Paul charged Timothy to “war a good warfare” (1:18) but exhorts him to pray (2:1), but don’t assume from this that he is not as serious about praying.An exhortation from God is a serious thing. Peter exhorted the Jews to save them-selves from that generation in Israel (Acts 2:40) because the Lord was going to hold them responsible for the death of all prophets (Luke 11:50,51). So Peter’s exhortation was serious, and so was Paul’s exhortation to Timothy to pray.
After telling Timothy to war a good warfare, Paul exhorts Timothy “therefore” to pray (2:1). Every soldier prays before going into battle! This is why after describing the armor of the believer Paul mentions prayer (Eph.6:10-20), since that’s what soldiers do after putting on their armor. We must pray before going out to battle the false doctrines believed by those we wish to witness.
“Supplication” (2:1) is asking for things (IKi.8:52; Esther 4:8). It’s okay to ask for things under grace (Phil.4:6). If you’re wondering what the difference is between supplication and the “prayers” Paul mentions next (2:1), don’t tell anyone, for that would mean you think all prayer is asking for things! Prayer is just talking to Him!
“Intercessions” (2:1) are just prayers for other people (Rom.8:26,27,34). “Giving of thanks” needs no explanation but it could use some exhortation! You’re probably thankful for some things, but Paul says you should be thankful for “all” things (Eph.5:20), even the bad things, as Job did. When he “blessed” God (Job 1:21), he thanked Him (cf. ICor.14;15,16). You are probably also thankful for some of the people in your life, but Paul says to thank God for “all men.” Even the rude and obnoxious ones? How else will you learn patience and longsuffering? Even thank God for enemies? How else will you learn grace? (Rom.5:10).
These four types of prayer are in an order that reflects spiritual maturity. When you were first saved you were always asking for things. Then you began to just pray, then inter-cede for others. Giving thanks is the highest form of prayer.
After telling Timothy to pray, Paul knows he is least likely to want to pray for civil rulers, so he singles them out (2:2). Timothy lived under Nero, a horrible ruler. What kind of supplication can we pray for rulers? How about Psalm 72:1? You can’t pray God will open their heads and pour in good judgment as He did with Solomon in that psalm, but you can pray the Word will have free course (IITh.3:1) all the way to Washington.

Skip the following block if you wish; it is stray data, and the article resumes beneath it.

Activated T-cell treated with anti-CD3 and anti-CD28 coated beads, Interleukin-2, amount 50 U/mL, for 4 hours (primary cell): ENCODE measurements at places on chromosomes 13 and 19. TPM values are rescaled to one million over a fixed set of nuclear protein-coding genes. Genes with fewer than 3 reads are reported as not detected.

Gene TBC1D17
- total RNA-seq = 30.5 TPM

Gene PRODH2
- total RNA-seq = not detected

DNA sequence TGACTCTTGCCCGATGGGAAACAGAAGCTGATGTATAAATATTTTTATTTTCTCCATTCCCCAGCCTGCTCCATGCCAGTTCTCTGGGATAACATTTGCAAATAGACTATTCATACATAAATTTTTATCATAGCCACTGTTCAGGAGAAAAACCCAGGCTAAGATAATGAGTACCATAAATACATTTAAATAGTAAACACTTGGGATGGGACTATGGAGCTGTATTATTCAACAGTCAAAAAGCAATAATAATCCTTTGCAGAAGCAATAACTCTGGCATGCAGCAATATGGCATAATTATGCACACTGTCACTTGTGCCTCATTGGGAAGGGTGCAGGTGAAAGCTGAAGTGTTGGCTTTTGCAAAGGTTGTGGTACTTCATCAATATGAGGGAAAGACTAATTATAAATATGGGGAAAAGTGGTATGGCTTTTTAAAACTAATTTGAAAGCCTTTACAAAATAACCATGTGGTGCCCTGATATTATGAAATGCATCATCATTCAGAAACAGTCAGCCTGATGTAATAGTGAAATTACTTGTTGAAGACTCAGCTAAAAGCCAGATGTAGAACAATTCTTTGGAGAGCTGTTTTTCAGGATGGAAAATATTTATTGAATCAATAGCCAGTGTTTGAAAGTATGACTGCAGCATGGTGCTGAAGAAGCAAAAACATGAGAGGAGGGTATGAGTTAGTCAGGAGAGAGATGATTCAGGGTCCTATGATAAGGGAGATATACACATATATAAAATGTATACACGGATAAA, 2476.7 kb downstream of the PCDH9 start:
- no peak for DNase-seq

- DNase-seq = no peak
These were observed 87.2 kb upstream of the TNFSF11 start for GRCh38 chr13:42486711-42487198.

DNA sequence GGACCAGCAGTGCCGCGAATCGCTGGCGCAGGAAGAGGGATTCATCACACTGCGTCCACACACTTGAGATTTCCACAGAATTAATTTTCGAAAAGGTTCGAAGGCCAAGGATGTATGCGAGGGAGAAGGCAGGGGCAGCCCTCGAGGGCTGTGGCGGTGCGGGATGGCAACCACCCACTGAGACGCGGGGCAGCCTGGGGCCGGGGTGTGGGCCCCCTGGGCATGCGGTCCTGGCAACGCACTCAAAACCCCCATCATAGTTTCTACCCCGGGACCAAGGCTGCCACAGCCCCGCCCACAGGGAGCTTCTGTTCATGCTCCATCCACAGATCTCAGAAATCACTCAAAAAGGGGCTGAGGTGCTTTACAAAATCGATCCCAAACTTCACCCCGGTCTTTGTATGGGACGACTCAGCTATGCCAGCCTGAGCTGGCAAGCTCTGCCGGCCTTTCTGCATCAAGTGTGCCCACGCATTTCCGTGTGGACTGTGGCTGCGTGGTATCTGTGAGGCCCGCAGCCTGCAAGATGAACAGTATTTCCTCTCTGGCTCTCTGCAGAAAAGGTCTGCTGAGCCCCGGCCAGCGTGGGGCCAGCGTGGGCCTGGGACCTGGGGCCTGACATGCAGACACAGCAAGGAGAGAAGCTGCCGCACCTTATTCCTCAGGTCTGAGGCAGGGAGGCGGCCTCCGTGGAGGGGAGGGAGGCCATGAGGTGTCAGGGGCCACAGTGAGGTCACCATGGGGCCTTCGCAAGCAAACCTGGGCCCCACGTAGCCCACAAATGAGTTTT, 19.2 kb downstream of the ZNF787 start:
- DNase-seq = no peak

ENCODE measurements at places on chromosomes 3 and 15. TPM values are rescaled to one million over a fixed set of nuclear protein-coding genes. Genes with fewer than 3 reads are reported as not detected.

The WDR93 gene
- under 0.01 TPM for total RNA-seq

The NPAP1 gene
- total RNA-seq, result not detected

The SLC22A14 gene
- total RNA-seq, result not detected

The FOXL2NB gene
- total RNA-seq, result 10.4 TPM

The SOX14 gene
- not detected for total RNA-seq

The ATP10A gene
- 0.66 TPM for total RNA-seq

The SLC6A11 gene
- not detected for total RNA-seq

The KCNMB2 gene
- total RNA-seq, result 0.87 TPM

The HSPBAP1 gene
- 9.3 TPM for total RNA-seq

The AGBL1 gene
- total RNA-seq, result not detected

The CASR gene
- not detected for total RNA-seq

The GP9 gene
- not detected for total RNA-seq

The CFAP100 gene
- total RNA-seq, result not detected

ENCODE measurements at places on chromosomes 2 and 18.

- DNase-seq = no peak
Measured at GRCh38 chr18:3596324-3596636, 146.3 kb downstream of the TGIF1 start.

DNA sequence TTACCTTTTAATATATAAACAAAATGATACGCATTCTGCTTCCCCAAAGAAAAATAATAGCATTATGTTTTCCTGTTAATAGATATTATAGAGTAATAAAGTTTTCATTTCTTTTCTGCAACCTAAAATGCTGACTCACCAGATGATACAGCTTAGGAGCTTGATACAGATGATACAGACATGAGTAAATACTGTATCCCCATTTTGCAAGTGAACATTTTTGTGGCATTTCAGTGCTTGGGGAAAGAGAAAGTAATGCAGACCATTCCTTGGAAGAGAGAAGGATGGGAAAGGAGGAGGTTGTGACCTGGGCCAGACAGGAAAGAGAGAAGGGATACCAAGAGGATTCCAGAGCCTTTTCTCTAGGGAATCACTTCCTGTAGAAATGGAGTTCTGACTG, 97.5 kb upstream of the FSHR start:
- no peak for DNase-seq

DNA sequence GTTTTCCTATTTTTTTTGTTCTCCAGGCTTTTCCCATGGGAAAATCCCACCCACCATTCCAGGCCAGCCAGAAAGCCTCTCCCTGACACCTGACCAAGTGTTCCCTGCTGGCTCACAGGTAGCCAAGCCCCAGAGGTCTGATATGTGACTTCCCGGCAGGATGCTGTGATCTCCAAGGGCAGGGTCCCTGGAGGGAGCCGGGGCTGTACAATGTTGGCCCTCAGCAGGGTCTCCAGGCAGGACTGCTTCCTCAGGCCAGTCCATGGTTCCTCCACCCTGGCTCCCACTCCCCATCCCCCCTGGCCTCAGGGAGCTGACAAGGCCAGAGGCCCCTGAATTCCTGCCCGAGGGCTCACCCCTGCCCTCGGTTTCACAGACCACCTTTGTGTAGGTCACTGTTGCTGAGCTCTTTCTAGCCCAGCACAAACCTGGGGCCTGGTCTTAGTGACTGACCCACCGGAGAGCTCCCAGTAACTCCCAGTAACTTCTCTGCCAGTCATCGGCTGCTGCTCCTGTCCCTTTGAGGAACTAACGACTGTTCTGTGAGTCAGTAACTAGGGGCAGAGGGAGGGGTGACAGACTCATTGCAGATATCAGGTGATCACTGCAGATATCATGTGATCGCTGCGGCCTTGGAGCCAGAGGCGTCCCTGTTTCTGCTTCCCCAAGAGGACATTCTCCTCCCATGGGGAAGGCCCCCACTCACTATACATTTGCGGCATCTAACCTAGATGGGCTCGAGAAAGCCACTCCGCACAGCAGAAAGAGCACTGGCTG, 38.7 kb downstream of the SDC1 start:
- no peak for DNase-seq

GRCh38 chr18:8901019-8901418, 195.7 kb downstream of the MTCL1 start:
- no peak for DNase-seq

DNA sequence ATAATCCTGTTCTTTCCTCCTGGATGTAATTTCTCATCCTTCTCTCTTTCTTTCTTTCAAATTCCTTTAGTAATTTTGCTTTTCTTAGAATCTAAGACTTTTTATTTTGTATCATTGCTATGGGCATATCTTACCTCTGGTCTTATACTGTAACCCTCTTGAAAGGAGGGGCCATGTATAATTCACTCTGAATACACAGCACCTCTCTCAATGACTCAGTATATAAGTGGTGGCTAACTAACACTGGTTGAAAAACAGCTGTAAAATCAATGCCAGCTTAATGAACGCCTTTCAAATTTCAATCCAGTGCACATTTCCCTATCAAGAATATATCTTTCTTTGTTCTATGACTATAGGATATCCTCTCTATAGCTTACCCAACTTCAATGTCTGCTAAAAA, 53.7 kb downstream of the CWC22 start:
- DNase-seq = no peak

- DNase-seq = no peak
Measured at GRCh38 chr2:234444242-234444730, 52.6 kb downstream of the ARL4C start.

If you don’t feel like interceding for your rulers, consider that God told Israel to pray for the rulers that conquered them for in the peace of their city they would have peace (Jer.29:1-7), just as we are to pray for our rulers that we too might live peaceable lives (2:2). When the Jews were re-leased from captivity, Darius remembered they’d prayed for their captors, and that God had blessed Babylon for it, so he gave them money so that they would continue to pray for their rulers now that he was their ruler (Ezra 6:1-9). If you draw the line at giving thanks for rulers (2:2). Well, remember, rulers are God’s “ministers” (Romans 13:3,4), and if you thank God for our ministry at Faith Bible Church, you should thank God for the ministry of rulers.
“Quiet and peaceable” are words used to describe Solomon’s kingdom (I Chron.22:1-9), which was a type of the kingdom (Acts 1:6). That’s why Isaiah used those words to describe the kingdom (Isa.32:18).So when Paul says to pray for rulers so we can have a quiet and peaceable life, he’s saying if you pray for your rulers you can enjoy a bit of heaven on earth! Rulers are less likely to persecute people who they know are praying for them, and you’re less likely to spend all your time complaining about the government. Which means praying for your rulers will give you a quiet and peaceable life in your life. And you’ll live a life in all godliness, for you won’t do something ungodly like rebel against the government, and you’ll live a life in all honesty, for you won’t cheat then in your taxes.
God “our Savior” (2:3) is pleased with this for the gospel can go forth with free course easier in a quiet and peaceable land than in a land of oppression and persecution.